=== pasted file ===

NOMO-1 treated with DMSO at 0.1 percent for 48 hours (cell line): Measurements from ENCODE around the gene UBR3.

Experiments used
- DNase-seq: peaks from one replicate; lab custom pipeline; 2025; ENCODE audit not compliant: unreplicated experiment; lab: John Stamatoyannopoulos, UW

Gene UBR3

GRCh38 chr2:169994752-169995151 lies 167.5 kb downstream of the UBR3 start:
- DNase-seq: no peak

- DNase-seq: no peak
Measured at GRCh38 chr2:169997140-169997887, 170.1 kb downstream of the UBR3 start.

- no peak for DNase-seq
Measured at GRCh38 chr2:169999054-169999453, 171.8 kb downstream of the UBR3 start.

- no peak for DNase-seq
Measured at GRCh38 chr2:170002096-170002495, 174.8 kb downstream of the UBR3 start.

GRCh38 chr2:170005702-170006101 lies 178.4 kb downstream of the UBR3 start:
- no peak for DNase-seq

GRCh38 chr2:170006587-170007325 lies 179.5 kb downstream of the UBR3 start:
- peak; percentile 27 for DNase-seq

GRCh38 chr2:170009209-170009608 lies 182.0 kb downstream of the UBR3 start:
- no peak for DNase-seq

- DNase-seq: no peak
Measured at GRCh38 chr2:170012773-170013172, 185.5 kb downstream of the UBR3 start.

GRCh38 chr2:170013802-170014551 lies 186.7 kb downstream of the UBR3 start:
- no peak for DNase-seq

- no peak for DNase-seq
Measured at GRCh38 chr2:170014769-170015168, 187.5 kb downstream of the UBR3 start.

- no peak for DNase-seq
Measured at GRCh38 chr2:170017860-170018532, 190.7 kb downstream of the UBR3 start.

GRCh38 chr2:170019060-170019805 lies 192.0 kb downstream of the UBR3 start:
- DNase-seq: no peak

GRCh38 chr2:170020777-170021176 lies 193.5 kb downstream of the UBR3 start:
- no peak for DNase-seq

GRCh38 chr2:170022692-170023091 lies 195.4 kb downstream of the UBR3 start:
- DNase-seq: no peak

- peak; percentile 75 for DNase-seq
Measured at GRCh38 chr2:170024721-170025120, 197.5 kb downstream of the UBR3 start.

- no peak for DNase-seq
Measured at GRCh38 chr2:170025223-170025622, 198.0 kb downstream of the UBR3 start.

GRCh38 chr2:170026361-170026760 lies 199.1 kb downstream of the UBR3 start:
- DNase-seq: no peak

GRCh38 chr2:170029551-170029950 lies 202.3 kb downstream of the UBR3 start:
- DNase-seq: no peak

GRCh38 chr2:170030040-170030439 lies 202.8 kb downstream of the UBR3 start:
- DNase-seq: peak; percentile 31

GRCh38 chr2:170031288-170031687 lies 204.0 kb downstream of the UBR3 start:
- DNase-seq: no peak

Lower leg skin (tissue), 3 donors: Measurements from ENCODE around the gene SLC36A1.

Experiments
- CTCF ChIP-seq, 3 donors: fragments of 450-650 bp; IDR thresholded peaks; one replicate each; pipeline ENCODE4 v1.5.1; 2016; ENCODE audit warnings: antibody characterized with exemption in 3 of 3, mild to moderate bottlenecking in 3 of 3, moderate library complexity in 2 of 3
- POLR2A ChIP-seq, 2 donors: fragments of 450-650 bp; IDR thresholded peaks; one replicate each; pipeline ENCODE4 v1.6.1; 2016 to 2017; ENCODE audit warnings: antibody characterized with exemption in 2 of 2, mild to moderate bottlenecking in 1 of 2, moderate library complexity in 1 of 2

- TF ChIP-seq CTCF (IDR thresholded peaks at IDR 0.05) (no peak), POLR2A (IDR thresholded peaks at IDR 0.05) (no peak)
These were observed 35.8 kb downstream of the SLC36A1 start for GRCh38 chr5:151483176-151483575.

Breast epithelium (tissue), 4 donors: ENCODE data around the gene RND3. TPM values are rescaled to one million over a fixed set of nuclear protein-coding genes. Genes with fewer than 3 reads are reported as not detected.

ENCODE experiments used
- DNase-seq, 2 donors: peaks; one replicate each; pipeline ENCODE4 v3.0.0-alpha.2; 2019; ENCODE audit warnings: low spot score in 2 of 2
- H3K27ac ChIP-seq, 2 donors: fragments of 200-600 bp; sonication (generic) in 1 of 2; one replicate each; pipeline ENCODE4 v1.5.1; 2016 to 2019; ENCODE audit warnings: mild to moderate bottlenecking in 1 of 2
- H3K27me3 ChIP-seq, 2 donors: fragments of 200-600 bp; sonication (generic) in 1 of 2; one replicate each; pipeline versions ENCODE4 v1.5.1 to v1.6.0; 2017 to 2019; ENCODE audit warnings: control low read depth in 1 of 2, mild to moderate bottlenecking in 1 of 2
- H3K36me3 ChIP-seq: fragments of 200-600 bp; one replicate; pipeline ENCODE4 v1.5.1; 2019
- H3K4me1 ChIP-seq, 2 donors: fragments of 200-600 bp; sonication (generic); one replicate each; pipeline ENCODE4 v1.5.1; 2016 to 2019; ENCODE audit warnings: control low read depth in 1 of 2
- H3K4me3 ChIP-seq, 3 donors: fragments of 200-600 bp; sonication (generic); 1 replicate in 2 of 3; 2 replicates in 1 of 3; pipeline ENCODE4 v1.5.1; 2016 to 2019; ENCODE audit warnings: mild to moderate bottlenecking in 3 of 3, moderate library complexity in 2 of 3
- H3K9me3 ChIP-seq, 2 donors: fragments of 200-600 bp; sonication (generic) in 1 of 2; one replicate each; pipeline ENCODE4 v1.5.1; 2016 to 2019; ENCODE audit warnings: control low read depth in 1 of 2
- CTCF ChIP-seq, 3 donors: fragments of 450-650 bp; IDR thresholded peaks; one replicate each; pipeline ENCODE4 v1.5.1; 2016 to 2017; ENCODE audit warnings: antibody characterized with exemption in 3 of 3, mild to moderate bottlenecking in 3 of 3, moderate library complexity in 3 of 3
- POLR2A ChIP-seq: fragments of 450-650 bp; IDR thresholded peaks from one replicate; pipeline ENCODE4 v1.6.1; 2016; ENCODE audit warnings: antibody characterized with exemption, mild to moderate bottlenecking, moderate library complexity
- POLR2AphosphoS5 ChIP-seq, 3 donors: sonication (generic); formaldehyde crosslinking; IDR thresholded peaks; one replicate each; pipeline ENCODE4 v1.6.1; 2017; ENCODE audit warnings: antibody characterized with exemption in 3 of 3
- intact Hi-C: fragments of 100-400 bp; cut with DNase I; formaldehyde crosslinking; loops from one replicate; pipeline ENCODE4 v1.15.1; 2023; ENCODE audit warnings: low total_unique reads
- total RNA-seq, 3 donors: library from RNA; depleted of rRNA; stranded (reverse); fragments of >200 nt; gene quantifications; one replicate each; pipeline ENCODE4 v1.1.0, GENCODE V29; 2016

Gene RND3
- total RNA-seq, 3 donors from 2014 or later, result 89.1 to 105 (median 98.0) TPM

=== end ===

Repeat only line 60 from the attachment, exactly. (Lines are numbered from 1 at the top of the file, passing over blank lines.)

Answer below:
- CTCF ChIP-seq, 3 donors: fragments of 450-650 bp; IDR thresholded peaks; one replicate each; pipeline ENCODE4 v1.5.1; 2016 to 2017; ENCODE audit warnings: antibody characterized with exemption in 3 of 3, mild to moderate bottlenecking in 3 of 3, moderate library complexity in 3 of 3